It’s in. And, as Martha would say, it’s a good thing.
In Montana, our recycling infrastructure is … limited. Vast distances, few folks. I assume that the combination makes some types of recycling economically absurd. Even in Missoula, an island of liberalism and fabulous Israeli couscous in far western Montana, and a place I enjoyed calling home, on and off, for some seven years, glass is not recycled, though most everything else is.
Here in the middle of nowhere, we haul our empty aluminum cans to Cut Bank (70 miles away), burn what can be burned, and toss most of the rest. I’d really like to compost, but what with the bears popping in and out of our yard, it seems a bit risky. However, we are pretty good at reusing what can be reused. Most plastic and glass food containers at my house are repurposed for storing frozen soup, packing lunches, or holding odd screws and nuts in the garage. Paper and plastic bags are saved and used at trade shows for folks to place their Glacier County honey in. Orange juice bottles become vessels for used motor oil. Styrofoam peanuts and other packaging materials from products we’ve ordered over the internets are reused in packaging Glacier County Honey beeswax candles and Christmas ornaments for shipping – in fact, I’ve yet to spend a dime on packaging for Glacier County Honey Co! That might be indicative of a larger online shopping habit, though.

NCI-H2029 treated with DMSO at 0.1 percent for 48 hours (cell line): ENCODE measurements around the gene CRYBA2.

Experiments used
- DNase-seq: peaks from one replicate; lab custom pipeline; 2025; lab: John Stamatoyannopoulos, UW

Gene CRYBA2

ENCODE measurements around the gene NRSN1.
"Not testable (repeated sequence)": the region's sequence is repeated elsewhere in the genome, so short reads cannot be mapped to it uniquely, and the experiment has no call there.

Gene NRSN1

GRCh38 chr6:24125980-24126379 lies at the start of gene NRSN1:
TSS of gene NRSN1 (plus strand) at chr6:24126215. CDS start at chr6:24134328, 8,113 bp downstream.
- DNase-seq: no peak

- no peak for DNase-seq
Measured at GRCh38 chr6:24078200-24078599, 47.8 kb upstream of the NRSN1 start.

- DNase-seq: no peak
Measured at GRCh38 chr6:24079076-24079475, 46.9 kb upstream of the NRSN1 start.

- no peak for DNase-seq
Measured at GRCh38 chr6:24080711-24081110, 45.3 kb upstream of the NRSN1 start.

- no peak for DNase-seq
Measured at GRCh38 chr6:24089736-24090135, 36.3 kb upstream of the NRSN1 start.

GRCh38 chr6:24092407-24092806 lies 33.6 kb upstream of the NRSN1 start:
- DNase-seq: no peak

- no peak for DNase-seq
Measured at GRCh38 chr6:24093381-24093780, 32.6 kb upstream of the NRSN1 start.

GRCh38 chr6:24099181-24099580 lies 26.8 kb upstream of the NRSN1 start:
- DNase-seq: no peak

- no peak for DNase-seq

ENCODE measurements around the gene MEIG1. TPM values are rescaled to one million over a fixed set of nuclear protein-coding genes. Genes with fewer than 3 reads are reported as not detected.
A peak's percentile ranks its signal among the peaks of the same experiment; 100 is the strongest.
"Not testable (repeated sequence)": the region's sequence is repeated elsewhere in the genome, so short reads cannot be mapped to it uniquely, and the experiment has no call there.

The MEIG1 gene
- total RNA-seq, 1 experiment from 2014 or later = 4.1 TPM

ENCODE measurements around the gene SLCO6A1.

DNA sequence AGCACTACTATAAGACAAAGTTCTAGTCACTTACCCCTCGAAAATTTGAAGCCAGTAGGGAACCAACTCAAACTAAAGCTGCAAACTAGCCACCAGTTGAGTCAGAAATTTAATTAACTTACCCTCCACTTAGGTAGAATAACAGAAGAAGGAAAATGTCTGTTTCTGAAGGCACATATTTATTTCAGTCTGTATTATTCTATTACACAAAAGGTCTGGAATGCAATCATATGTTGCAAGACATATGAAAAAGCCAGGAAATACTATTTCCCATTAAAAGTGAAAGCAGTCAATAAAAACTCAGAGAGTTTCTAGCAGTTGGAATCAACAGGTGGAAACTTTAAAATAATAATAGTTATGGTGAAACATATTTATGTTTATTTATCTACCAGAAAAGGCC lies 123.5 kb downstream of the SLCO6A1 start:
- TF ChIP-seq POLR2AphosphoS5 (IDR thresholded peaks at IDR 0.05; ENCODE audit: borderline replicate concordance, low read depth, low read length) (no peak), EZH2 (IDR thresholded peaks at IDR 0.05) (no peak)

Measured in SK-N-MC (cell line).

At any rate, I believe that these tiny acts of recycling matter. Despite the recent media slobber fest over the “green” term, I don’t really think of recycling being “green.” Rather, I think of my lovely grandmother, who hardly ever throws out anything, in that frugal way of Great Depression survivors. Recycling, repurposing, reusing – call it what you may, but she might remind you that it all comes down to just plain good sense.
When Brother Dear and Honeydew were out beekeeping last week, they crossed over Cut Bank Creek en route to one of our bee yards. I have become accustomed to the sight below, and probably would never have thought to take a picture of it, but I surmise that Brother Dear was amused, or impressed, or both, by how folks in this area have recycled a bunch of junked cars:
Cut Bank Creek. With junk cars, recycled/repurposed/reused to shore up its banks.
Pretty ingenious, no? Do your part, y’all. I’m going to try to do better here, too. Does pledging to buy more wine packaged in boxes, and not bottles, count? Makes sense to me!
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